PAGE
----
The Hubble Space Telescope UV Legacy Survey of Galactic Globular Clusters. XX. Ages of Single and Multiple Stellar Populations in Seven Bulge Globular Clusters

Oliveira, R. A. P.; Souza, S. O.; Kerber, L. O.; Barbuy, B.; Ortolani, S.; Piotto, G.; Nardiello, D.; Pérez-Villegas, A.; Maia, F. F. S.; Bica, E.; Cassisi, S.; D'Antona, F.; Lagioia, E. P.; Libralato, M.; Milone, A. P.; Anderson, J.; Aparicio, A.; Bedin, L. R.; Brown, T. M.; King, I. R.; Marino, A. F.; Pietrinferni, A.; Renzini, A.; Sarajedini, A.; van der Marel, R.; Vesperini, E.
Bibliographical reference

The Astrophysical Journal

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3
2020
Description
In the present work we analyzed seven globular clusters (GCs) selected from their location in the Galactic bulge and with metallicity values in the range -1.30 ≲ [Fe/H] ≲ -0.50. The aim of this work is first to derive cluster ages assuming single stellar populations and second to identify the stars from first (1G) and second generations (2G) from the main sequence, subgiant, and red giant branches, and to derive their age differences. Based on a combination of UV and optical filters used in this project, we apply the Gaussian mixture models to distinguish the multiple stellar populations. Applying statistical isochrone fitting, we derive self-consistent ages, distances, metallicities, and reddening values for the sample clusters. An average age of 12.3 ± 0.4 Gyr was obtained both using DSED and BaSTI (accounting atomic diffusion effects) isochrones, without a clear distinction between the moderately metal-poor and the more metal-rich bulge clusters, except for NGC 6717 and the inner halo NGC 6362 with ∼13.5 Gyr. We derived a weighted mean age difference between the multiple populations hosted by each GC of 41 ± 170 Myr adopting canonical He abundances; whereas for higher He in 2G stars, this difference reduces to 17 ± 170 Myr, but with individual uncertainties of 500 Myr.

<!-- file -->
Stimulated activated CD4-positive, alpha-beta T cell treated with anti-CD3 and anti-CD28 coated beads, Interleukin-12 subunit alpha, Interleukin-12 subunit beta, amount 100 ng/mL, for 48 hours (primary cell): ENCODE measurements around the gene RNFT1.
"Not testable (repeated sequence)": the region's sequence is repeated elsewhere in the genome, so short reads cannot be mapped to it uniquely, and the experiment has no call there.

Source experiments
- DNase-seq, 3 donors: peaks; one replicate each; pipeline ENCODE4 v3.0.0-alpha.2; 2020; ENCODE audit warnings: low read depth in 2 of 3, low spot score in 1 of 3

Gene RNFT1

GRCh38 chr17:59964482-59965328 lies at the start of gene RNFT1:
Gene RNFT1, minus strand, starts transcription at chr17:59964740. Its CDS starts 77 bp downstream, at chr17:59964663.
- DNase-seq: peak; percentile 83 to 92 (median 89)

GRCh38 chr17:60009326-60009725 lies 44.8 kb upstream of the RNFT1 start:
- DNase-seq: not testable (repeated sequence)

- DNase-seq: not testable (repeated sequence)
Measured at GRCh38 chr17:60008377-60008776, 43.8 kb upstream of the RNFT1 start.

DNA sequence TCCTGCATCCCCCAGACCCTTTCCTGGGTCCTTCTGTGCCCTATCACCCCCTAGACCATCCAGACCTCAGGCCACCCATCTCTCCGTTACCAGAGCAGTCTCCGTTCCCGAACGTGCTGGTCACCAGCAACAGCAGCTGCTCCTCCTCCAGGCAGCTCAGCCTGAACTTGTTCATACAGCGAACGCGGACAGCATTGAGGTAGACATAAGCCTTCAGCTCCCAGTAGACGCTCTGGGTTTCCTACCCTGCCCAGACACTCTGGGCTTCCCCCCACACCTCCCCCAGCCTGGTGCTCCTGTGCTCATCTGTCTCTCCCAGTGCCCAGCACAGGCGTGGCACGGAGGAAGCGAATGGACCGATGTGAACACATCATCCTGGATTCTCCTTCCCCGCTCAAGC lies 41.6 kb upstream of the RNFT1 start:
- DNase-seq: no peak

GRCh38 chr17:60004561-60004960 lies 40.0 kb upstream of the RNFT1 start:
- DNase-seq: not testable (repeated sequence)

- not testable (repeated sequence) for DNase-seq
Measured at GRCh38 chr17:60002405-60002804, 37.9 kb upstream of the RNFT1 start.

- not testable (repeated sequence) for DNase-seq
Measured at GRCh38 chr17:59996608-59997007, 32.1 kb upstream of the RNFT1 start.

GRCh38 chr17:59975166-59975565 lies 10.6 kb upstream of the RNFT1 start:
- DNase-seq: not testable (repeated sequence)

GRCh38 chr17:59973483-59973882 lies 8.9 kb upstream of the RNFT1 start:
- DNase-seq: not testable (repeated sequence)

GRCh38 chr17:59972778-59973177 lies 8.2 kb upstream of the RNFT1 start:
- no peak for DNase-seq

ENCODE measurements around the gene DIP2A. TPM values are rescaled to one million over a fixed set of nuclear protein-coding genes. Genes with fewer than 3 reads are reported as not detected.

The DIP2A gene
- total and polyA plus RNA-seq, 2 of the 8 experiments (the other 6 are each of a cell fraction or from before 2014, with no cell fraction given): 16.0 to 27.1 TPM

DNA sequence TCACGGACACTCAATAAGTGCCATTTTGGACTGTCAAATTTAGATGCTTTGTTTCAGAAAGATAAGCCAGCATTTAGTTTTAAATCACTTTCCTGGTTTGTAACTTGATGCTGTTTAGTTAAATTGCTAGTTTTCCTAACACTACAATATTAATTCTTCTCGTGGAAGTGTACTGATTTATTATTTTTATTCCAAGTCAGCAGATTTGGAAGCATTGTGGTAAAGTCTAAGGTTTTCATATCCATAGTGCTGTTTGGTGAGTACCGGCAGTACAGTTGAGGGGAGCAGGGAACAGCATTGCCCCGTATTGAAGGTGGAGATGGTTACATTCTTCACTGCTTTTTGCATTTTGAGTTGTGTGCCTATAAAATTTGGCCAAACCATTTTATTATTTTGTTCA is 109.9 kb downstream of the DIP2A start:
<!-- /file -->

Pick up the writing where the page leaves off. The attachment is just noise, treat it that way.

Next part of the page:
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Milky Way and Nearby Galaxies

The general aim of the project is to research the structure, evolutionary history and formation of galaxies through the study of their resolved stellar populations, both from photometry and spectroscopy. The group research concentrates in the most nearby objects, namely the Local Group galaxies including the Milky Way and M33 under the hypothesis

Martín
López Corredoira